When Two Tribes Go To War


I follow several blogs and reckon you could put most of them into one of two categories – those that want to celebrate the world and those that want to reform it. My parents died before the internet really took off, but my father would have been a celebrator and my mother a reformer. I find myself torn between those positions, as I did when they were alive, piggy-in-the-middle trying in vain to mediate between them.

Their big disagreement was about human nature. Dad reckoned it was fixed and you couldn’t change it. Mum thought there was no such thing, that we were all just products of conditioning by society. He thought she was an impractical idealist. She thought he was a blinkered cynic. They would argue long into the night, carrying on a war of attrition and driving one another into more and more entrenched positions. Dawn often broke before they would agree to an exhausted truce and rally their spent forces for another battle the following night.

As you might imagine, I don’t enjoy conflict. I prefer to sit on the fence in most arguments, acutely aware of the merits on both sides. This can infuriate those who seek yes-no answers to black-and-white questions, but I have come to see my indecision as a positive quality. I don’t occupy fixed positions and I don’t just go along with majority viewpoints. Listening to your parents argue night after night is a royal pain in the neck but it can help you develop a truly independent state of mind.

In a way, of course, they were both right. Only by stepping out of the ‘mind-forged manacles’, to use William Blake’s phrase, can we discover who we really are and what we might become. And what I am – at least, what I hope and believe I am – is someone who loves the world so much, he wants to make it better.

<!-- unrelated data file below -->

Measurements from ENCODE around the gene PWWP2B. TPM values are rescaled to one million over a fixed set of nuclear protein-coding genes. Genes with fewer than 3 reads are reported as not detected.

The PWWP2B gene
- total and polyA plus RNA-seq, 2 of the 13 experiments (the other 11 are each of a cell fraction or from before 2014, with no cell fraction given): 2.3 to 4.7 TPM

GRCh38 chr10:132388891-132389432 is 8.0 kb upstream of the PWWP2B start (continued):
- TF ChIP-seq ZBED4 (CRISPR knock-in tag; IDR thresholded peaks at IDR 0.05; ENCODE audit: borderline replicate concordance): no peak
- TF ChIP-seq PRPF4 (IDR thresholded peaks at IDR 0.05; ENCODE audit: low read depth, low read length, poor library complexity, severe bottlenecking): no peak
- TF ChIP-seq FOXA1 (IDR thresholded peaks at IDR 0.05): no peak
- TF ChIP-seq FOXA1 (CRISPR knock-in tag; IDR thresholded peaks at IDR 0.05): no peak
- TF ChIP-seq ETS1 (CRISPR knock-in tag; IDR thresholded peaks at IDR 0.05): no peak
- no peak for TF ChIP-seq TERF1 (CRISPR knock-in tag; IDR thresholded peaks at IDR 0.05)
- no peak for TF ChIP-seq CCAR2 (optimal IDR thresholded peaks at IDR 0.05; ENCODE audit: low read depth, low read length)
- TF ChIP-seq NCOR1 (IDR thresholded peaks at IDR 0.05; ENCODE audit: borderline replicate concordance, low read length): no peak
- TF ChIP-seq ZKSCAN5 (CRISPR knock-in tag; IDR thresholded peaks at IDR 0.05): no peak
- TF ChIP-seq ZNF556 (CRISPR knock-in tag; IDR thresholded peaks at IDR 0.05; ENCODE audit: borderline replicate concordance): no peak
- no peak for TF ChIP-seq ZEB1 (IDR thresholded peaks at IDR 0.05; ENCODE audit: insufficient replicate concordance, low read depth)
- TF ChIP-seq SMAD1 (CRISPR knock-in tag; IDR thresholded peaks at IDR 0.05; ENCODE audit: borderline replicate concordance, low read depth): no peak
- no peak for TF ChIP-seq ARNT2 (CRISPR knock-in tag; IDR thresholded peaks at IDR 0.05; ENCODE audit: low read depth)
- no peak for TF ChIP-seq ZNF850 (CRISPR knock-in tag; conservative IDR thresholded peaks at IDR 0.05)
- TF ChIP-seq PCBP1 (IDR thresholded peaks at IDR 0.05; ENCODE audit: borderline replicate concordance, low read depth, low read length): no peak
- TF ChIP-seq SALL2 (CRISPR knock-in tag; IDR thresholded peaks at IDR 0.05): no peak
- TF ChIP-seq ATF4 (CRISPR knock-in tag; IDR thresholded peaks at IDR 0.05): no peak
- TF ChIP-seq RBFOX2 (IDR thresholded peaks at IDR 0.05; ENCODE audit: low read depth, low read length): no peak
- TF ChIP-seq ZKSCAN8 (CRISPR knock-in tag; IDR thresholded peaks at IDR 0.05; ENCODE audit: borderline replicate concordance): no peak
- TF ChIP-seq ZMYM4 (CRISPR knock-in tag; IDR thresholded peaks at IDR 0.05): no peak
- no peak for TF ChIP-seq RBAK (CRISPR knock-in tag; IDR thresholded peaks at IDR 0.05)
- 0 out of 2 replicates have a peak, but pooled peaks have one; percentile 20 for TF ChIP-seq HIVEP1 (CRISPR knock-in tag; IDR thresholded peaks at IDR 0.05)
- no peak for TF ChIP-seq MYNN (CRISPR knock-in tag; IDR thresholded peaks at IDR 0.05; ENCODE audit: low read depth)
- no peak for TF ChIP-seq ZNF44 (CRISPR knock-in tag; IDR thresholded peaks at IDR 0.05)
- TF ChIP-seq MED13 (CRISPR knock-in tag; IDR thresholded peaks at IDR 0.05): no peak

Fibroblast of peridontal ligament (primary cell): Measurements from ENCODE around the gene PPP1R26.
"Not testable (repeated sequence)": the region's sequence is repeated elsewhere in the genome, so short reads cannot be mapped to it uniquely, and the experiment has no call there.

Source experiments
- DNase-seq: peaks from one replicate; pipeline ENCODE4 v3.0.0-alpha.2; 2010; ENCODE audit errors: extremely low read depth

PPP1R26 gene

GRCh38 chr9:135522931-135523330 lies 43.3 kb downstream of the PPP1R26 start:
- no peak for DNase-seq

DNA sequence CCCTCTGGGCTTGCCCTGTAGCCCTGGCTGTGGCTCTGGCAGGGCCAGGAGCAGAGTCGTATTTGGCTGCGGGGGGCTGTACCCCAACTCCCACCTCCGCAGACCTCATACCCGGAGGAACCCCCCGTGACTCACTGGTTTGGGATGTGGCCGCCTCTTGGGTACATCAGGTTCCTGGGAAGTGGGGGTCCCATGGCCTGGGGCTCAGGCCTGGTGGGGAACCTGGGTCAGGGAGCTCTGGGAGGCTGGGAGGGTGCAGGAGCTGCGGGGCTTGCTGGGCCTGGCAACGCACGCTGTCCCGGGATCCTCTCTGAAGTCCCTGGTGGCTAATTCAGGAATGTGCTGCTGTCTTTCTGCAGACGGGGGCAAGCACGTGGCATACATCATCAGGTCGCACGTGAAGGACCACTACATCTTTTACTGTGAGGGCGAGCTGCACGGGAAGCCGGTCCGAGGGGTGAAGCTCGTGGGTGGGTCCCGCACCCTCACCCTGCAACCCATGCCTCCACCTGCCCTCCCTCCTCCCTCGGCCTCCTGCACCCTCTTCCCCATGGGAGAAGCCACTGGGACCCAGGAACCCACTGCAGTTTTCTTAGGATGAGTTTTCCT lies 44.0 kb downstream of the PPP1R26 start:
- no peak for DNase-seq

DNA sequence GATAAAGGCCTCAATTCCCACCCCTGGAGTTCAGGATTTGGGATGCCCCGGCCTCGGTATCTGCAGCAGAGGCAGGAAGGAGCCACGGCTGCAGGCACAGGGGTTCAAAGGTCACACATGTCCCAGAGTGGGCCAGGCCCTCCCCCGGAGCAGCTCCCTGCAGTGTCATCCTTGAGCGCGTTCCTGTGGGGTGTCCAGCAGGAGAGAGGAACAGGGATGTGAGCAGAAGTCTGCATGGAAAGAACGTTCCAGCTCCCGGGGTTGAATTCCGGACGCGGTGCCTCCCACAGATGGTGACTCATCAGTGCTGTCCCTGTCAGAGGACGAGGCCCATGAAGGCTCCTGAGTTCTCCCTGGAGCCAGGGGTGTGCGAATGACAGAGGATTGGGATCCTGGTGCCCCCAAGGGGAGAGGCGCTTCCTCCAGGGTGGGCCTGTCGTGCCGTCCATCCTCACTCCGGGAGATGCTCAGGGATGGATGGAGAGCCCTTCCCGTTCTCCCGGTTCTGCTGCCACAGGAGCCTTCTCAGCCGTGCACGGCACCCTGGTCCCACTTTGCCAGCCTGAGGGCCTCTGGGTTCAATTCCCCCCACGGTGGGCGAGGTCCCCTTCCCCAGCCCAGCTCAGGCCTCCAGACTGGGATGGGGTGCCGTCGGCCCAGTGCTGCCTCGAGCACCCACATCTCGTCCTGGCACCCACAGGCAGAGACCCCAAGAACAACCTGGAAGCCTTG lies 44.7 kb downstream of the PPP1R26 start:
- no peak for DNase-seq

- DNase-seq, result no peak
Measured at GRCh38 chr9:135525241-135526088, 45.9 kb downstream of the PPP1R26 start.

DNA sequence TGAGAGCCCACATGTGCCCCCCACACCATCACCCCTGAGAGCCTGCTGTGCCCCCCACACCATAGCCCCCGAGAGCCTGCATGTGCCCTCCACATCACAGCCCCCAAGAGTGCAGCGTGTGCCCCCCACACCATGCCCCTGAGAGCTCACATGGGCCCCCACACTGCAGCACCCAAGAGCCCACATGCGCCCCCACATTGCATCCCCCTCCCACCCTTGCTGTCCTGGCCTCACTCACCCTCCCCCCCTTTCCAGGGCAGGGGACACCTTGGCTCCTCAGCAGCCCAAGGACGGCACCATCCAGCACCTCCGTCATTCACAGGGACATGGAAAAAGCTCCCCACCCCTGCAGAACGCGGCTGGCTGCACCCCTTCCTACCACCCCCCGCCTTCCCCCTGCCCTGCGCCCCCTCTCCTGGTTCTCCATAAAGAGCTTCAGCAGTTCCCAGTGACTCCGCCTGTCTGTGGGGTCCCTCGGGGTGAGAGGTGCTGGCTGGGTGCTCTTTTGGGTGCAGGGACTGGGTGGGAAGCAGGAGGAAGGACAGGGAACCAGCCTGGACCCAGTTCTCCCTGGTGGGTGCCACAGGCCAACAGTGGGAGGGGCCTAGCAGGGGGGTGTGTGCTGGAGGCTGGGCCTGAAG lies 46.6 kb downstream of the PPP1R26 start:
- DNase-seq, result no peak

So is my blog a celebration or a call to arms? The answer, of course, is both. It is only through appreciating the best in life that you can begin to identify the worst. The difficult bit is finding a language that can encompass both good and evil. You can make a start by admitting that you couldn’t recognise the one without the other …

7 thoughts on “When Two Tribes Go To War

  1. I read this and think of my own parents, stubborn behind their own side of the fence. I think that type of thinking really sums up their generation. Science and progress was obsessed with finding that one answer, that one miracle cure, to every problem.

    To us, having seen valid arguments from both sides of every coin, we naturally grew up seeing the closed-mindedness of the single solutions/causes/blames mentality.

    I think to act as a bridge between calling to arms and celebration is how we’ll truly change the world.
    Great read my friend,
    be good to yourself.

    ~ MG

    Liked by 1 person

    1. Cheers, Mike, for your empathetic response to my post. I remember seeing a televised discussion between Richard Dawkins, Christopher Hitchens, Daniel Dennett and someone else which was a glorious example of rational thinking in action and right at the end they all rather wistfully agreed that what we needed were creative artists to discover a new voice, a new language to celebrate living on earth – a sacred vision that embraces contraries. William Blake, among others, ploughed that furrow. That would be my dream, to find a new way of thinking that marries a love of life with a way of defeating the death cults – not well expressed, I’m afraid, but worth trying to articulate nonetheless. Will be following your posts from now on. Keep searching, my friend. – DK

      Liked by 1 person

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